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Hiding Stalin’s Sins

by Christopher A. Ferrara
Dec. 1, 2008

The New York Times (November 27, 2008) reports yet another sign of the rise of neo-Stalinism in “converted” Russia: Vladimir Putin has closed the K.G.B. security archives from the Stalin years located in the city of Tomsk, where some 15,000 people were executed during Stalin’s reign. In fact, all across Russia “many archives detailing killings, persecution and other such acts committed by the Soviet authorities have become increasingly off limits.” As the Times notes, however, the archives pertaining to the K.G.B.’s role in Russian “security” are “especially delicate, perhaps because Mr. Putin is a former K.G.B. officer who ran the agency’s successor, F.S.B. in the late 1990s.”

Covering up the sins of Stalin is an integral part of Putin’s plan to resurrect Russian nationalism. Nationalist pride requires national achievements to be proud of, and that means “glorify[ing] Soviet triumphs while playing down or even whitewashing the system’s horrors.” This exercise in historical revisionism requires an end to any further inquiries by pesky researchers into Soviet genocide and persecution. Indeed, as the Times observes, “the Kremlin in the Putin era has often sought to maintain as much sway over the portrayal of history as over the governing of the country.”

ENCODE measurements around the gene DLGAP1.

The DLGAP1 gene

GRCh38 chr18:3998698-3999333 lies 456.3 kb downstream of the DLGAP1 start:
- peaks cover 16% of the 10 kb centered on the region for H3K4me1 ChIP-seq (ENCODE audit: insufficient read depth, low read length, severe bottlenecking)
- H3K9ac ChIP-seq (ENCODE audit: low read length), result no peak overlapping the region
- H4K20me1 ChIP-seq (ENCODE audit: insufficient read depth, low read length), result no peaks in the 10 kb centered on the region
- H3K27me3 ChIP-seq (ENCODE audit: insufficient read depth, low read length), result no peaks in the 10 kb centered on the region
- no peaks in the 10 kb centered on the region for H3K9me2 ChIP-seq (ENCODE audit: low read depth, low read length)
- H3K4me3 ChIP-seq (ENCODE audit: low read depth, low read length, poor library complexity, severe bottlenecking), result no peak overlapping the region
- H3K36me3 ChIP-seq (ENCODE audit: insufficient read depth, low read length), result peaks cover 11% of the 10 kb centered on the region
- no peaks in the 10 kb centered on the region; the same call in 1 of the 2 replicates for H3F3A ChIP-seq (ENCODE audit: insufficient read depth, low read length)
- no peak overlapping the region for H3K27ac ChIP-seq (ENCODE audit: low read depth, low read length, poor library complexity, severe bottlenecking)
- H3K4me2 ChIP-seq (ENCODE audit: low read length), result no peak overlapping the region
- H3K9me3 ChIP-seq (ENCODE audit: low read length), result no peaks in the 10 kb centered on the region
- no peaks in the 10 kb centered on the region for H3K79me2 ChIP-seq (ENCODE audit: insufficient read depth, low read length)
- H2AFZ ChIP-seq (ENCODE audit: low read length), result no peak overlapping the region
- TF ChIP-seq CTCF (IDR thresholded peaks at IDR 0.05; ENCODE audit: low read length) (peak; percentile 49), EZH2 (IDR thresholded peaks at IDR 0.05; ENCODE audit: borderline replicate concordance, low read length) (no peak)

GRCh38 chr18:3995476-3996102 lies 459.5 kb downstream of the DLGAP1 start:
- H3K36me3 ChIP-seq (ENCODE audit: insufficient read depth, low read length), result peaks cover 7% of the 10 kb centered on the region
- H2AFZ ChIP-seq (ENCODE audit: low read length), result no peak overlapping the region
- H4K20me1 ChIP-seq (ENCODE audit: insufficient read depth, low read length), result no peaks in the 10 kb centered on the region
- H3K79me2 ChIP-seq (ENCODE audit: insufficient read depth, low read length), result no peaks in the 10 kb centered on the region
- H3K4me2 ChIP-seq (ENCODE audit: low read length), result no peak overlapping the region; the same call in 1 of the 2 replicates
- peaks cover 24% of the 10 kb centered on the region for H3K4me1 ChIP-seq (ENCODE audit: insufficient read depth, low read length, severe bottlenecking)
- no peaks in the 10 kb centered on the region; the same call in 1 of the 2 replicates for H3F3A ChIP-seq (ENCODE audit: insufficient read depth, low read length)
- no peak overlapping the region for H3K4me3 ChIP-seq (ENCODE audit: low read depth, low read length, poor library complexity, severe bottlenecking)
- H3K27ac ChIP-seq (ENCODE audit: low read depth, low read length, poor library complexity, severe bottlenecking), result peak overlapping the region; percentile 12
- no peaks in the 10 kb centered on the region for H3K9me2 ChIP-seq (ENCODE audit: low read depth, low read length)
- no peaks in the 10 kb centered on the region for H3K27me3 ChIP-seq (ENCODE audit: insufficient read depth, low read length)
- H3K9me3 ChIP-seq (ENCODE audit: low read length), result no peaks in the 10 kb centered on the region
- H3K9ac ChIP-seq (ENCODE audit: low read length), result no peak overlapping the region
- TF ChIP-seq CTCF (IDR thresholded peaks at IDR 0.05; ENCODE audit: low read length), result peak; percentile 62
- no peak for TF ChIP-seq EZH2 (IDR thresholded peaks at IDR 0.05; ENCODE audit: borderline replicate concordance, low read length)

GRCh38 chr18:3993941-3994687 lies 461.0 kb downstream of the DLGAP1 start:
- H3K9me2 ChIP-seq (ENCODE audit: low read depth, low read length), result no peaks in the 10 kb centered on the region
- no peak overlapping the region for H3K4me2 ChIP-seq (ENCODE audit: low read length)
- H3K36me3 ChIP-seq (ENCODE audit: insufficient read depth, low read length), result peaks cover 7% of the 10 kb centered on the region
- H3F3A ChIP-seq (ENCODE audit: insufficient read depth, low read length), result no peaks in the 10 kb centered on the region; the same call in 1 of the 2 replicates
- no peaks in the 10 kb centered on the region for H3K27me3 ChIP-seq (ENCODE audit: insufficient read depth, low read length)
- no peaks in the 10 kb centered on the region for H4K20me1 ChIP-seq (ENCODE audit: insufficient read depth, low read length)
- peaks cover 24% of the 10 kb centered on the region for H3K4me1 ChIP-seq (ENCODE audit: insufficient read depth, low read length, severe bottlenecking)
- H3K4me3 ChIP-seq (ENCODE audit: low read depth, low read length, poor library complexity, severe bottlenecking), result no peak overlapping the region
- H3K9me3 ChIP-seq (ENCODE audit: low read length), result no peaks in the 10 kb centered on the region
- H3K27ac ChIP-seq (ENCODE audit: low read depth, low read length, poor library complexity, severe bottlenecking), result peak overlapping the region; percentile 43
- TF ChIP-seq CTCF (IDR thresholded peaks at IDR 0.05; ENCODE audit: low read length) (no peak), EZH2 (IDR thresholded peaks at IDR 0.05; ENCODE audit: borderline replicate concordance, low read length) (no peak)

One seeker of the truth who has been rebuffed by Putin’s Kremlin is Vasily Khanevich, whose grandfathers on both sides of the family were summarily executed by the secret police in a Siberian village in 1938. Acting on rumors of a mass grave in a ravine in Tomsk, Khanevich and another researcher did a little digging and promptly uncovered “two skulls with bullet holes.” Disgusted by the Kremlin’s moves toward secrecy, Khanevich told the Times that “Russia positions itself as a completely different democratic country with democratic values, but at the same time it does not reject, it does not disassociate itself and does not condemn the regime that preceded it. On the contrary, it defends it.”

The Times notes the rise of a movement in Russia that “has sought to idolize Stalin as a leader who defeated Nazi Germany, spurred industrialization and made the Soviet Union a superpower.” The Kremlin has even promoted a high school study guide “that deems Stalin ‘one of the most successful leaders of the U.S.S.R.’ while describing his ‘cruel exploitation of the population.’” The idea that a dictator who cruelly exploits the population is a “successful leader” bespeaks an amorally utilitarian mentality — clearly Putin’s mentality — that does not bode well for Russia’s future.

But then one cannot have any good hope for the future of “that poor nation,” as Sister Lucia called it, until the Pope and the bishops finally respond to Our Lady of Fatima’s request for the consecration that has yet to be done. As Our Lord confided to Sister Lucia in Rianjo in 1931, at the beginning of the Stalin era: “They did not wish to heed My request. Like the king of France, they will repent and do it [the Consecration of Russia by the Pope together with all the bishops], but it will be late.” Very late indeed.